08 Jun Can Psychology help with managing pain? Dr Shelley Bennett, Clinical Psychologist, Ocean Physio & Rehab
Why see a Psychologist for help with managing pain?
The answer to this lies in the complexity of pain, particularly persistent pain.
Our experience of pain is not a straightforward process and can affect many aspects of people’s lives.
It can therefore take a combination of approaches and professionals to assist people in the road to recovery.
For example, a Doctor may help with diagnosis and prescribe necessary medication; a Physiotherapist might assist in regaining strength, movement and function and a Psychologist will tackle the impact that pain can have on people; their mood, confidence, relationships, work and so on.
By achieving these goals together, we help people to discover the means by which they can calm a sensitised nervous system, influence their pain experience and rebuild their lives.
Understanding why things hurt can really help. This video by renowned Pain Specialist Lorimer Moseley helps to explain things.
How do Psychologists help? Top Tips:
- Help people to understand their pain: the impact on their beliefs (and vice versa); the impact on their behaviour; and how to break the vicious circle
- Improve lifestyle factors e.g. sleep, diet, exercise
- Help people to learn what their needs are and communicate them to others, e.g. develop assertiveness skills
- Help people to confront and process trauma related issues that may precede or interact with pain conditions
- Behavioural activation and development of achievable goals; short and long term.
- Learn greater self-compassion
- Develop mindfulness skills
- Learn relaxation to reduce bodily tension and stress, factors that can otherwise wind pain up.
Psychologists work in a non-judgemental and collaborative way, helping people to make sense of their situation, and what they can do about it.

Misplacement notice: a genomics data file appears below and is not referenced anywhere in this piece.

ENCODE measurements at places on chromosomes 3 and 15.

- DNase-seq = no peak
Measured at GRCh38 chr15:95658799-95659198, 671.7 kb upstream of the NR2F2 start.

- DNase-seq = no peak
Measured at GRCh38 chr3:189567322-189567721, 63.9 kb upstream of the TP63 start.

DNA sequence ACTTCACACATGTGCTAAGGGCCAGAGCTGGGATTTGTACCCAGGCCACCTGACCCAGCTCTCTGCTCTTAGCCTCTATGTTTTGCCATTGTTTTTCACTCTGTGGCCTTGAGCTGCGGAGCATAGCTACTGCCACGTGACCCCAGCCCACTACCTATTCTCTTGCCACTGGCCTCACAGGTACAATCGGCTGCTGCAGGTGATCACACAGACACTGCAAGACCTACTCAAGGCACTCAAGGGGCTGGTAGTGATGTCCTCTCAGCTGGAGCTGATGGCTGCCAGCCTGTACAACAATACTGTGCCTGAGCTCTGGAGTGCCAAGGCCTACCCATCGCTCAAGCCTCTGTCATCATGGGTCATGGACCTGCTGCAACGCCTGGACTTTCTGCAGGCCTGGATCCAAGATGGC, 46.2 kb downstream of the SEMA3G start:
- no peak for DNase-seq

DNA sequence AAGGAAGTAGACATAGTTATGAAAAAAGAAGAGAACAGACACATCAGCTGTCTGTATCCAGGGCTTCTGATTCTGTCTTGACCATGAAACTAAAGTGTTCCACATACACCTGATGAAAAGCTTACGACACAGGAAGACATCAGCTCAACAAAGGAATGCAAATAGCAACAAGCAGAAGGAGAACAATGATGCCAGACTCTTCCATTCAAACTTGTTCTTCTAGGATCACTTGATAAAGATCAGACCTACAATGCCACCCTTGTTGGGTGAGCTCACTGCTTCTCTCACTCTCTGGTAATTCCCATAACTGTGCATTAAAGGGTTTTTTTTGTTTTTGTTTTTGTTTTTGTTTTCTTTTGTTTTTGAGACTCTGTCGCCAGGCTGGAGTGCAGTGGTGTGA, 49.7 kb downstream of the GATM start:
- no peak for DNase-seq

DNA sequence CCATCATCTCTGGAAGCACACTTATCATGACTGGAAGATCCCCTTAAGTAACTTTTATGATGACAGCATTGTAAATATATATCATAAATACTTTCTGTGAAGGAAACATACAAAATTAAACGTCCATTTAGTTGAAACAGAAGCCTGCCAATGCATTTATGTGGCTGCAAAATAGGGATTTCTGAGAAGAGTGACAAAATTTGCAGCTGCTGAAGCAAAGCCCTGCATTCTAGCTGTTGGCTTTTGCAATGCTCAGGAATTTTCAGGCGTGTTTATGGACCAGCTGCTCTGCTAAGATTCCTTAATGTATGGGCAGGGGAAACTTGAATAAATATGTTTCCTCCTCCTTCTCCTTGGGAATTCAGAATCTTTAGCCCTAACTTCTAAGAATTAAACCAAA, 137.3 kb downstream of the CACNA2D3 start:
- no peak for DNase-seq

Whilst they do not set out to take someone’s pain away, they do set out to help people to feel less of a victim to their pain. I draw upon a range of therapeutic techniques and tailor my approach to the individual.
Self-management is often a priority in my work, and can require the development of greater self-compassion.
This doesn’t mean taking the easy route however, it means taking responsibility for one’s own needs, finding the courage and strength to consider new paths, learn new strategies and embrace change.
As well as pain management, I support people with a whole range of common mental health issues including anxieties, panic, depression, relationship problems, work stress, health related stress, loss, trauma, bereavement and performance issues.
I may meet with someone once, or for an agreed number of sessions.
Telephone and skype are also possible.
Please get in touch if you feel I could be of support to you or you would like to drop in to the clinic for an informal introduction / chat.
I am available on Monday mornings in Woodbury and at the University campus on an individually agreed basis.
Email me on firstname.lastname@example.org or tel: 01392 952890 or make contact through Ocean Physio.